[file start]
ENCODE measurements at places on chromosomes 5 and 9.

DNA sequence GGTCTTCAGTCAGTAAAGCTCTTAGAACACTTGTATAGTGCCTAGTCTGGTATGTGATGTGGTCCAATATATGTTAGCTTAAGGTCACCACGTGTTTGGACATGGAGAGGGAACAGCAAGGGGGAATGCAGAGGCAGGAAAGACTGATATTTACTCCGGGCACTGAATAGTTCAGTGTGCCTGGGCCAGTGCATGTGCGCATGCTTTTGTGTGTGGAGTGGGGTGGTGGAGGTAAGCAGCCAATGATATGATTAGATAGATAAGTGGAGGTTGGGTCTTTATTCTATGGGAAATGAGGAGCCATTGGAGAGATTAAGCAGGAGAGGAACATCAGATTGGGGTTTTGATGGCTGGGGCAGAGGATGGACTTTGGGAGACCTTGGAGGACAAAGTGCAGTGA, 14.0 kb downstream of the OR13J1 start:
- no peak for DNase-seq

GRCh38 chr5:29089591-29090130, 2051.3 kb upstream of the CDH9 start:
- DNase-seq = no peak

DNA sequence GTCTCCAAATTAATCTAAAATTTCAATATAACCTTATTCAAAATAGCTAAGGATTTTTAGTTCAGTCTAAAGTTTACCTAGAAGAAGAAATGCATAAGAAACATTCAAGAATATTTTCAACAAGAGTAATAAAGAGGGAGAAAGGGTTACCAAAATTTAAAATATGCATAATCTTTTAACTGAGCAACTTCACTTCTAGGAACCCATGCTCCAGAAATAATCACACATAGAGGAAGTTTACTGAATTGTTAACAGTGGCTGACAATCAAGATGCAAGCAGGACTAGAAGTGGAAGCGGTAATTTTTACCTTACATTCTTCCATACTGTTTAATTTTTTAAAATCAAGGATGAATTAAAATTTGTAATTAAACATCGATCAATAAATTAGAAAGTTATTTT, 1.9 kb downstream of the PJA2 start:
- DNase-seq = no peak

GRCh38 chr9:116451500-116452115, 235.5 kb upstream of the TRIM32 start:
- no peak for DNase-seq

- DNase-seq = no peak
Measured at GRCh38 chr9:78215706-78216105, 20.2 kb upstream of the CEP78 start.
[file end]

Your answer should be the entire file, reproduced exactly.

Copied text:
ENCODE measurements at places on chromosomes 5 and 9.

DNA sequence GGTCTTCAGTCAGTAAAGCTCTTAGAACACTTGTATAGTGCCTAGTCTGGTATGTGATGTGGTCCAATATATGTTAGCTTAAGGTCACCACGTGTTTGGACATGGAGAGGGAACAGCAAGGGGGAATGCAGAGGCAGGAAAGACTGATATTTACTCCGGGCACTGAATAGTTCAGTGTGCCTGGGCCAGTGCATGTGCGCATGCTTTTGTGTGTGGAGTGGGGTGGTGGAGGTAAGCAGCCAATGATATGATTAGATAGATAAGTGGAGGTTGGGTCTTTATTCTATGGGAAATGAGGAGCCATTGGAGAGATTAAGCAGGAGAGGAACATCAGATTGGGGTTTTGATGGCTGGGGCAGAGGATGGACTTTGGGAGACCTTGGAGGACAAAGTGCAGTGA, 14.0 kb downstream of the OR13J1 start:
- no peak for DNase-seq

GRCh38 chr5:29089591-29090130, 2051.3 kb upstream of the CDH9 start:
- DNase-seq = no peak

DNA sequence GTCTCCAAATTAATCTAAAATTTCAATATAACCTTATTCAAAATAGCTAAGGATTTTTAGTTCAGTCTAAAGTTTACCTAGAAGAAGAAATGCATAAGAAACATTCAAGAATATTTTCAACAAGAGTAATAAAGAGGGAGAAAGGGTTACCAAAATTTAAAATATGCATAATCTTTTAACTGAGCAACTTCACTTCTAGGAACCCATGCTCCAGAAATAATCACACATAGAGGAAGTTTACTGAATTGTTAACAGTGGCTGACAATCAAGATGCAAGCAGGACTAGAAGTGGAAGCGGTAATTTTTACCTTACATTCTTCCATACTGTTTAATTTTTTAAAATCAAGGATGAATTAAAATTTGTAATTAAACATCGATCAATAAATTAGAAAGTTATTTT, 1.9 kb downstream of the PJA2 start:
- DNase-seq = no peak

GRCh38 chr9:116451500-116452115, 235.5 kb upstream of the TRIM32 start:
- no peak for DNase-seq

- DNase-seq = no peak
Measured at GRCh38 chr9:78215706-78216105, 20.2 kb upstream of the CEP78 start.